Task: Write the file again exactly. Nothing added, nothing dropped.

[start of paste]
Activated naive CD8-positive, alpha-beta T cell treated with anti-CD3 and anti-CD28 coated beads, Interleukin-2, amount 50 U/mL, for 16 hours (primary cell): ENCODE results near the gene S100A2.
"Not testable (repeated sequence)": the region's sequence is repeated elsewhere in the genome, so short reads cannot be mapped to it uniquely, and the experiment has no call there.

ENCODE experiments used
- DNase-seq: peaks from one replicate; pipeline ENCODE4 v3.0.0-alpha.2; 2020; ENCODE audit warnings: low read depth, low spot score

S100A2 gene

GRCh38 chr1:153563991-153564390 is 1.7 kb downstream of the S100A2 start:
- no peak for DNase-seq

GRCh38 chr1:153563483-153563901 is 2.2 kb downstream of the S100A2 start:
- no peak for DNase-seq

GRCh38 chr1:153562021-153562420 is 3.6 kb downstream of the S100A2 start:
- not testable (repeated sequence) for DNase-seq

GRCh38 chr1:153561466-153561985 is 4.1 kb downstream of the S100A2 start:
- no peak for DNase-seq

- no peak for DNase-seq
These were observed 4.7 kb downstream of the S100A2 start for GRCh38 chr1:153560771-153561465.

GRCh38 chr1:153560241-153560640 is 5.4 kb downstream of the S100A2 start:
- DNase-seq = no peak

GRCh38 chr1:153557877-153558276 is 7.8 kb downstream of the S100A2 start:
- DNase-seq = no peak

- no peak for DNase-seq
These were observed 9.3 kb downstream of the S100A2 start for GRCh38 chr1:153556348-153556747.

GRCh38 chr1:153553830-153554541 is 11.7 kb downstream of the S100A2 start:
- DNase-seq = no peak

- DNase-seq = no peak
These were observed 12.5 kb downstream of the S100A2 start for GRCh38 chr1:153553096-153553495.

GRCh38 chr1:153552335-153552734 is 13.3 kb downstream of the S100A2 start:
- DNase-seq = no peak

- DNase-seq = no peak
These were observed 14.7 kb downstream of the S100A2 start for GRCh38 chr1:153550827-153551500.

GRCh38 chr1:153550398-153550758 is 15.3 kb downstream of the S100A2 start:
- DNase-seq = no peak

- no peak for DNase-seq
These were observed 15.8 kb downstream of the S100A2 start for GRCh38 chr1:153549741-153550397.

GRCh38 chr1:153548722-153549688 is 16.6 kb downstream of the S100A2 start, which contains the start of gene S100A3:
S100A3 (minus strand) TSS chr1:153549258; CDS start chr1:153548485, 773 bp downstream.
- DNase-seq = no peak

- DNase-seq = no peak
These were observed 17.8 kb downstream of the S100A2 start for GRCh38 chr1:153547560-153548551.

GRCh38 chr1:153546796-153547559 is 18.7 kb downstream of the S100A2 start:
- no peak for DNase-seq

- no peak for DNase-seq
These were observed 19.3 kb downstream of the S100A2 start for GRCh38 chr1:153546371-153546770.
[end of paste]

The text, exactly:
Activated naive CD8-positive, alpha-beta T cell treated with anti-CD3 and anti-CD28 coated beads, Interleukin-2, amount 50 U/mL, for 16 hours (primary cell): ENCODE results near the gene S100A2.
"Not testable (repeated sequence)": the region's sequence is repeated elsewhere in the genome, so short reads cannot be mapped to it uniquely, and the experiment has no call there.

ENCODE experiments used
- DNase-seq: peaks from one replicate; pipeline ENCODE4 v3.0.0-alpha.2; 2020; ENCODE audit warnings: low read depth, low spot score

S100A2 gene

GRCh38 chr1:153563991-153564390 is 1.7 kb downstream of the S100A2 start:
- no peak for DNase-seq

GRCh38 chr1:153563483-153563901 is 2.2 kb downstream of the S100A2 start:
- no peak for DNase-seq

GRCh38 chr1:153562021-153562420 is 3.6 kb downstream of the S100A2 start:
- not testable (repeated sequence) for DNase-seq

GRCh38 chr1:153561466-153561985 is 4.1 kb downstream of the S100A2 start:
- no peak for DNase-seq

- no peak for DNase-seq
These were observed 4.7 kb downstream of the S100A2 start for GRCh38 chr1:153560771-153561465.

GRCh38 chr1:153560241-153560640 is 5.4 kb downstream of the S100A2 start:
- DNase-seq = no peak

GRCh38 chr1:153557877-153558276 is 7.8 kb downstream of the S100A2 start:
- DNase-seq = no peak

- no peak for DNase-seq
These were observed 9.3 kb downstream of the S100A2 start for GRCh38 chr1:153556348-153556747.

GRCh38 chr1:153553830-153554541 is 11.7 kb downstream of the S100A2 start:
- DNase-seq = no peak

- DNase-seq = no peak
These were observed 12.5 kb downstream of the S100A2 start for GRCh38 chr1:153553096-153553495.

GRCh38 chr1:153552335-153552734 is 13.3 kb downstream of the S100A2 start:
- DNase-seq = no peak

- DNase-seq = no peak
These were observed 14.7 kb downstream of the S100A2 start for GRCh38 chr1:153550827-153551500.

GRCh38 chr1:153550398-153550758 is 15.3 kb downstream of the S100A2 start:
- DNase-seq = no peak

- no peak for DNase-seq
These were observed 15.8 kb downstream of the S100A2 start for GRCh38 chr1:153549741-153550397.

GRCh38 chr1:153548722-153549688 is 16.6 kb downstream of the S100A2 start, which contains the start of gene S100A3:
S100A3 (minus strand) TSS chr1:153549258; CDS start chr1:153548485, 773 bp downstream.
- DNase-seq = no peak

- DNase-seq = no peak
These were observed 17.8 kb downstream of the S100A2 start for GRCh38 chr1:153547560-153548551.

GRCh38 chr1:153546796-153547559 is 18.7 kb downstream of the S100A2 start:
- no peak for DNase-seq

- no peak for DNase-seq
These were observed 19.3 kb downstream of the S100A2 start for GRCh38 chr1:153546371-153546770.